In neuroscience, the quest is on for imaging approaches that allow for calcium imaging in large volumes with good spatial and temporal resolution, which would facilitate the study of neuronal networks in the brain. However, there are tradeoffs among volume, imaging speed, and resolution, necessitating creative strategies to outsmart this limitation.

Alipasha Vaziri from Rockefeller University in New York and his collaborators have designed and built a microscope based on biological considerations that allows imaging of up to 12,000 neurons in the mouse brain with single-cell resolution and at high speed. To achieve this feat, they combined several previously developed optimizations and built a hybrid multiplexed sculpted light (HyMS) microscope. Key design choices were the use of temporal focusing to shape the excitation light into a larger spot allowing faster scan rates, spatiotemporal multiplexing for near-simultaneous imaging with multiple beamlets, rapid remote scanning, and the combination of two-photon and three-photon illumination for imaging of both shallow and deep subvolumes.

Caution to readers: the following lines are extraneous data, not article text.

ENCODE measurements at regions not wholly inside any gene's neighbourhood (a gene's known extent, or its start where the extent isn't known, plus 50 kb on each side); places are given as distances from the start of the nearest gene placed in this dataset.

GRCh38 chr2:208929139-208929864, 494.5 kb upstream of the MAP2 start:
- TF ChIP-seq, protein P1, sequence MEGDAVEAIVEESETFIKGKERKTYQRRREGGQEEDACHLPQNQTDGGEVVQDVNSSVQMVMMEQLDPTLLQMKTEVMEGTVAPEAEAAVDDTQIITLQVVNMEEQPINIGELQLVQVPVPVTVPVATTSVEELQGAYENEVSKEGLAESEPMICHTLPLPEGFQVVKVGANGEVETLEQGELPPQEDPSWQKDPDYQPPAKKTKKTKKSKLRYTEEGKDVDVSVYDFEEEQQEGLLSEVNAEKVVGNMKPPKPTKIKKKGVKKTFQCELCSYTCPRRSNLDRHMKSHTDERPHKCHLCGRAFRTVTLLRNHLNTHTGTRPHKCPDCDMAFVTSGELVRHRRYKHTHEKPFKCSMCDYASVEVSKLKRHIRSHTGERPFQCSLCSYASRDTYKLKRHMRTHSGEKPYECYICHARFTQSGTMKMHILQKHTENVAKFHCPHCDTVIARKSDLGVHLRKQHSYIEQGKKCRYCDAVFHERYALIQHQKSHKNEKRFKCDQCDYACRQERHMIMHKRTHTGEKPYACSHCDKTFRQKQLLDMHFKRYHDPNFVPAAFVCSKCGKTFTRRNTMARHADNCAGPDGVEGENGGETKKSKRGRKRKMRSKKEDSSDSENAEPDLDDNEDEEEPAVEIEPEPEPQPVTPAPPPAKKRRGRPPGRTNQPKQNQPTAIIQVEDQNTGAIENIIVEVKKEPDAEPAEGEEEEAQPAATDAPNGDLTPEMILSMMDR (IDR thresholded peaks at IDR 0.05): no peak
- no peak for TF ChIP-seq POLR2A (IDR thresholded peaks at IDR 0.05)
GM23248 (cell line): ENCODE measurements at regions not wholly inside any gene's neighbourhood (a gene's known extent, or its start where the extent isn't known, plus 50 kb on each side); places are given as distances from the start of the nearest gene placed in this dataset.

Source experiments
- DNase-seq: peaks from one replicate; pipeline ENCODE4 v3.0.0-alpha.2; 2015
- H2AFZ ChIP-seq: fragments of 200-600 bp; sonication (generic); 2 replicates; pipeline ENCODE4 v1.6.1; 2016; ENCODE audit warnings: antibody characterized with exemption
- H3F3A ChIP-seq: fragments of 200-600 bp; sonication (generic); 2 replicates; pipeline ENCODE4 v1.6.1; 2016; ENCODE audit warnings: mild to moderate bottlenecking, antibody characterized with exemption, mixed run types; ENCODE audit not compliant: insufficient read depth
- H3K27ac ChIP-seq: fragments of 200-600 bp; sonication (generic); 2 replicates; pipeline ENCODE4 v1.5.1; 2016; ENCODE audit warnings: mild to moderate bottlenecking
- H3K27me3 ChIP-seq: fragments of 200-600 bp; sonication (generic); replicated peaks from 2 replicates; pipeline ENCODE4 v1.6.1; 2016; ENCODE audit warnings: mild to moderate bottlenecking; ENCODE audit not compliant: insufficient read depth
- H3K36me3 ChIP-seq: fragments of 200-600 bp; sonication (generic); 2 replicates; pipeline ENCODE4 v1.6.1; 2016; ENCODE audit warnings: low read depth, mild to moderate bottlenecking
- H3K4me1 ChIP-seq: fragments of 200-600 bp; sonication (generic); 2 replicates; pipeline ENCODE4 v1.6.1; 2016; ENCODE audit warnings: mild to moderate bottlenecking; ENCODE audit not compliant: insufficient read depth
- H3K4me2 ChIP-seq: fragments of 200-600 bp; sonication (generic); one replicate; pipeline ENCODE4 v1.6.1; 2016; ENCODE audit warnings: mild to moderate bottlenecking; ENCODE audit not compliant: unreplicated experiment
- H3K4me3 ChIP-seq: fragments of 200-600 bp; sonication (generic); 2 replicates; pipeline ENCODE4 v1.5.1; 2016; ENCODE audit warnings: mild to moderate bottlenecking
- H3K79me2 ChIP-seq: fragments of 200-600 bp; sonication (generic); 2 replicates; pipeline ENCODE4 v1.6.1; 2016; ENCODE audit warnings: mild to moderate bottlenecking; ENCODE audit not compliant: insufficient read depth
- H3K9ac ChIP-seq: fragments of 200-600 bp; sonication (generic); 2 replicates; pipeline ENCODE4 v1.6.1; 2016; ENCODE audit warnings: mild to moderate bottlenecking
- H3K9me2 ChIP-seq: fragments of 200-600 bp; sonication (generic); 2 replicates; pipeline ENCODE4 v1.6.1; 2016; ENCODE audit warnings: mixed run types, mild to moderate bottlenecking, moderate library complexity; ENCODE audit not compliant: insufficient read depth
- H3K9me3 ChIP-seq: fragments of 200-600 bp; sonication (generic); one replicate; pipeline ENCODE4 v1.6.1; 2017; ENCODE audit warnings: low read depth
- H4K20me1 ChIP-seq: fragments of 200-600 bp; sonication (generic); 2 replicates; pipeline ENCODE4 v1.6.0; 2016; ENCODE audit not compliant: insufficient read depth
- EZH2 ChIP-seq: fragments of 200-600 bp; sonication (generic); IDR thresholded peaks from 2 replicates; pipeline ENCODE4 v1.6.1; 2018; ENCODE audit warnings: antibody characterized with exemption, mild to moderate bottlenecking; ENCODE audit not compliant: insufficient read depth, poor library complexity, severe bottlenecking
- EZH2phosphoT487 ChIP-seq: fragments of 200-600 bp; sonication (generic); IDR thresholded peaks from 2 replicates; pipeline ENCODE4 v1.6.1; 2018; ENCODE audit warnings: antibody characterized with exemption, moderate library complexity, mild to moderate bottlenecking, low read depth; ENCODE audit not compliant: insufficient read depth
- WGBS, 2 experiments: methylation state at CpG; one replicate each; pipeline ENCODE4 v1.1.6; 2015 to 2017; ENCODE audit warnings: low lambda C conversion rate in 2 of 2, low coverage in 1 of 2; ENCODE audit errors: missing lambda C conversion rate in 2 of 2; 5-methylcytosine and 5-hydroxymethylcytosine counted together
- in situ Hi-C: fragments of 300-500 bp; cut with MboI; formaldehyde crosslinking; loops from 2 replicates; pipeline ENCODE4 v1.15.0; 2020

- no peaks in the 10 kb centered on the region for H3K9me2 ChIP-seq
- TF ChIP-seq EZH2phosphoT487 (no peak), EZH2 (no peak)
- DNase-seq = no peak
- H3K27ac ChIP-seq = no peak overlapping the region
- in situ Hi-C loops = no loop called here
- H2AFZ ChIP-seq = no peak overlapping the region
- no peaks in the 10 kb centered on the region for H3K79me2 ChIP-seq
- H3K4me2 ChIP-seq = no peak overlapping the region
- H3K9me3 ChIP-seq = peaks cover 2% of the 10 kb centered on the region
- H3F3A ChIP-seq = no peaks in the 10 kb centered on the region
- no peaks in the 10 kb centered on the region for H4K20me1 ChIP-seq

Vaziri and his team demonstrated the capabilities of the two-photon module in a variety of different applications. They imaged layers 1–5 in the posterior parietal cortex at more than 16 Hz by stacking the imaged volumes for each beamlet in the axial direction. Furthermore, they imaged four volumes side-by-side in the primary auditory cortex while providing auditory stimuli. Finally, the team used both the two-photon and three-photon modules to image an entire column in the posterior parietal cortex, as well as part of the underlying hippocampus.

While HyMS microscopy enables calcium imaging in large volumes, it is important to keep in mind that imaging at depth requires higher illumination power than imaging in shallow regions and that the multiplexing approach further increases the illumination power. Vaziri and his team image in a power window that has been considered safe, but potential users of this and related approaches should be mindful of brain heating during imaging.